Iraq leaders to resume government talks Saturday
BAGHDAD, Mar 23 (Reuters) Iraqi leaders should resume high level talks to form a national unity government on Yesterday, more than three months after elections and amid increased violence and a worsening economy.
Iraqi political sources said it was unlikely the leaders would reach an agreement on key government jobs including the presidency, despite heavy pressure from Washington.
''The heads of political blocs will meet on Saturday to discuss the presidency, prime minister and speaker posts,'' said Abbas Bayati from the Shi'ite United Alliance.
''They will also discuss the programmes of the new government and a national security council,'' he said.
Some lower level talks could take place tomorrow.
The security council, which former prime minister Iyad Allawi is widely tipped to lead, reflects efforts to curb the power of Shi'ite Islamists. It would be made up of 19 members including president, prime minister, speaker and other leaders.
Iraqi leaders began intensive talks last week to solve a deadlock on who to lead the government. Parliament met for the first a week ago but took no action in the absence of a deal.
The Shi'ite Alliance had chosen in internal voting Prime Minister Ibrahim al-Jaafari to run the government but Sunni Arabs and Kurds rejected him and called for him to step aside. But publicly the Shi'ite Alliance, which is in internal conflict, said it will resist any efforts to drop Jaafari.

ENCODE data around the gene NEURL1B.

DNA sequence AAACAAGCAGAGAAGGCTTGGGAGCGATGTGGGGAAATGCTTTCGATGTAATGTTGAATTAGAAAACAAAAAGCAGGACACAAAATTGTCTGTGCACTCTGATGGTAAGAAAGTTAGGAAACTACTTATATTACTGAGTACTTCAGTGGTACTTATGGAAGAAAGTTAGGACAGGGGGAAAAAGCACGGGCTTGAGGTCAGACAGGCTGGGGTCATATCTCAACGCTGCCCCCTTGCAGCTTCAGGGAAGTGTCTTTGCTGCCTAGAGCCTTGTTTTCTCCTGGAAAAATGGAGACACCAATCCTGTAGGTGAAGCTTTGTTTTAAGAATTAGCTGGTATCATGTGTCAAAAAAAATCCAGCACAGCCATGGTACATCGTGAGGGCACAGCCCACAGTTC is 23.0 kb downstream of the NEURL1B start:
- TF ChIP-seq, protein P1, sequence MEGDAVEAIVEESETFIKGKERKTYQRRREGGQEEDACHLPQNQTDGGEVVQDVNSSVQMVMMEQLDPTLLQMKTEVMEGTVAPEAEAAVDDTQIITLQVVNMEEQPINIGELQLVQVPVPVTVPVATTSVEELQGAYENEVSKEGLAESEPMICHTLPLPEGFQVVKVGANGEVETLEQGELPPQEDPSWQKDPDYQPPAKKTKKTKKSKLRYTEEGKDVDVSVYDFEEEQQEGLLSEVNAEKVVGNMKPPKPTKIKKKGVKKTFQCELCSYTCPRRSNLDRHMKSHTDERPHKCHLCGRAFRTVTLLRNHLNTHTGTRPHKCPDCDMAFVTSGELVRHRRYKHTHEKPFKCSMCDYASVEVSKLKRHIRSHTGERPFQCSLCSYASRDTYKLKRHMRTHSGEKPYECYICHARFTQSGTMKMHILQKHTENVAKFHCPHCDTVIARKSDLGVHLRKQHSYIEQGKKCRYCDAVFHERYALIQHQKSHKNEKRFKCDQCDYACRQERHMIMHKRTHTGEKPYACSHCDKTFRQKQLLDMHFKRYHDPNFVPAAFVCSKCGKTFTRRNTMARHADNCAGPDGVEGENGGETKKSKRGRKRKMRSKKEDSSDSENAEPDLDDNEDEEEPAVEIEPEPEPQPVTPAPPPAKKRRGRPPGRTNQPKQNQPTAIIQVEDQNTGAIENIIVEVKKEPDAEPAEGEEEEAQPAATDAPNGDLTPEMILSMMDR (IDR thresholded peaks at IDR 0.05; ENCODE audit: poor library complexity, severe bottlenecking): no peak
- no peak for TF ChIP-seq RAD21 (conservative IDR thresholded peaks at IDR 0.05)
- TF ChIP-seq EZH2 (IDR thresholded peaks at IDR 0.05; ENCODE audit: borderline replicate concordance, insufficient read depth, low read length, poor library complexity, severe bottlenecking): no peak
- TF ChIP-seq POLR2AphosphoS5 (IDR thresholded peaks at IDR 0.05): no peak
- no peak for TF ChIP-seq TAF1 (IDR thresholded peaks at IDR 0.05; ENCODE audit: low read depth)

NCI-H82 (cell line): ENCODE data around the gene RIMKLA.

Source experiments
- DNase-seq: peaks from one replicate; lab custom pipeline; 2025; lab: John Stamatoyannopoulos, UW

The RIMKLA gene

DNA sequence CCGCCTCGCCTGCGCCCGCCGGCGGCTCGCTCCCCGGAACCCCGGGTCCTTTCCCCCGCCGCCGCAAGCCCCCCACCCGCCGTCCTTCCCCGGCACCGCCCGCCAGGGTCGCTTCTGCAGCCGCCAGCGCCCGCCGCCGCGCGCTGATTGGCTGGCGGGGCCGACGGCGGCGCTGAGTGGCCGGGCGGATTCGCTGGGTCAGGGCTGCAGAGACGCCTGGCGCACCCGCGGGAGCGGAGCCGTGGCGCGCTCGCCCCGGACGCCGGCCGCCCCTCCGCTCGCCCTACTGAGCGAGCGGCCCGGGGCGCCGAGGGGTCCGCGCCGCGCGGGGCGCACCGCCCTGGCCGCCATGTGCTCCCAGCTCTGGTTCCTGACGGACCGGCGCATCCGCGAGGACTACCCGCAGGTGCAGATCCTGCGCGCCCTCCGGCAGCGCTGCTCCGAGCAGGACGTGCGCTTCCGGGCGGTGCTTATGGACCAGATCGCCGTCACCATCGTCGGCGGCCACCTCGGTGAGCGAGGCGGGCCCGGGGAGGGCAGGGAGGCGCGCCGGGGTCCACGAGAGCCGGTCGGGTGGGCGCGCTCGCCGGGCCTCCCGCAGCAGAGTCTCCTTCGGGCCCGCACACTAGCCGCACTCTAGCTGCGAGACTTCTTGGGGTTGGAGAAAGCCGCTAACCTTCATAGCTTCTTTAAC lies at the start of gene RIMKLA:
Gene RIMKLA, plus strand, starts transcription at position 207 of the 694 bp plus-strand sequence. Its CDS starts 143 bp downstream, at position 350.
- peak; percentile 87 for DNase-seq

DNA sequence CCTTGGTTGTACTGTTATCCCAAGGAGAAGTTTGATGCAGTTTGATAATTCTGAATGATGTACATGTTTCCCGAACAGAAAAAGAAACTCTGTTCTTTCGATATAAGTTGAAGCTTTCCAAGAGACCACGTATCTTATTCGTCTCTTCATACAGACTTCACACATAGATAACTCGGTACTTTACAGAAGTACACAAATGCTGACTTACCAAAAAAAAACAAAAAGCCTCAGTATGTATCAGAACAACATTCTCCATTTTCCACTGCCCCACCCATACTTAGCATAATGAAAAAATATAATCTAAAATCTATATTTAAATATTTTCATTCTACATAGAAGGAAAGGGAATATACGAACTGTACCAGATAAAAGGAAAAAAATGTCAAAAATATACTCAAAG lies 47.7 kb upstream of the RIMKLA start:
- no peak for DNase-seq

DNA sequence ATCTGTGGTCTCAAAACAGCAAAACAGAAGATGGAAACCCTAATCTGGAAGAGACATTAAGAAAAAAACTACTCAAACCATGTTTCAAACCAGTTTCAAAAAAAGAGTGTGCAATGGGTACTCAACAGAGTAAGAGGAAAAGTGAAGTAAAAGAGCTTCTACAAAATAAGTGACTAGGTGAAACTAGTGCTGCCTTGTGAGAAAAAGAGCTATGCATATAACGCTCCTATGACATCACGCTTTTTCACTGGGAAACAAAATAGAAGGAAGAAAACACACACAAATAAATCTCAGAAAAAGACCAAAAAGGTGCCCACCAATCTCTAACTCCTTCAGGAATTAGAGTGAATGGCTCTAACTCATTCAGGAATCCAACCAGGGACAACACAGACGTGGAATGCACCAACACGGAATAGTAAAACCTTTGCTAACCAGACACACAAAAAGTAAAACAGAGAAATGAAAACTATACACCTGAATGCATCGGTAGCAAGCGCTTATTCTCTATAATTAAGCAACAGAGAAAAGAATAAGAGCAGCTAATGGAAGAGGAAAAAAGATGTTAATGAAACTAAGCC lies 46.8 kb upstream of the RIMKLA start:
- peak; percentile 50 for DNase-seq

INFLUENCE OF IRAN, U.S.
Shi'ite sources said the row over Jaafari's nomination was in part a reflection of a battle in Iraq between Shi'ite Iran and Washington. The Iranians are insisting on Jaafari while the Americans want the Islamist Dawa party leader dropped.
Abdul-Aziz al-Hakim, leader of Dawa's rival and the biggest party in the Alliance, SCIRI, called on Iran last week to open a dialogue with the United States on disputed issues with Washington over Iraq.
Washington and Tehran said they would have talks about the situation in Iraq.
''We want the Americans and Iranians to agree that they should not make Iraq their battlefield,'' said a senior Shi'ite source.
''This is how we will be fine, and only then we will describe their talks as successful.'' But it was not clear when and where the two sides will meet.
Shi'ite sources that they are at a point of finishing off an agreement on the logistics of a meeting.
''The American side had said that their negotiating team is ready, but it is still not clear if they are going to send someone from Washington,'' a senior Shi'ite source said.
''The Alliance was asked to prepare the logistics for the meeting. We are still waiting to hear from the Iranians, we are not sure who is going to take part from their side, maybe the foreign minister.'' U.S. officials in Baghdad said today there was no word on when or how talks would take place.
Reuters SY DB2115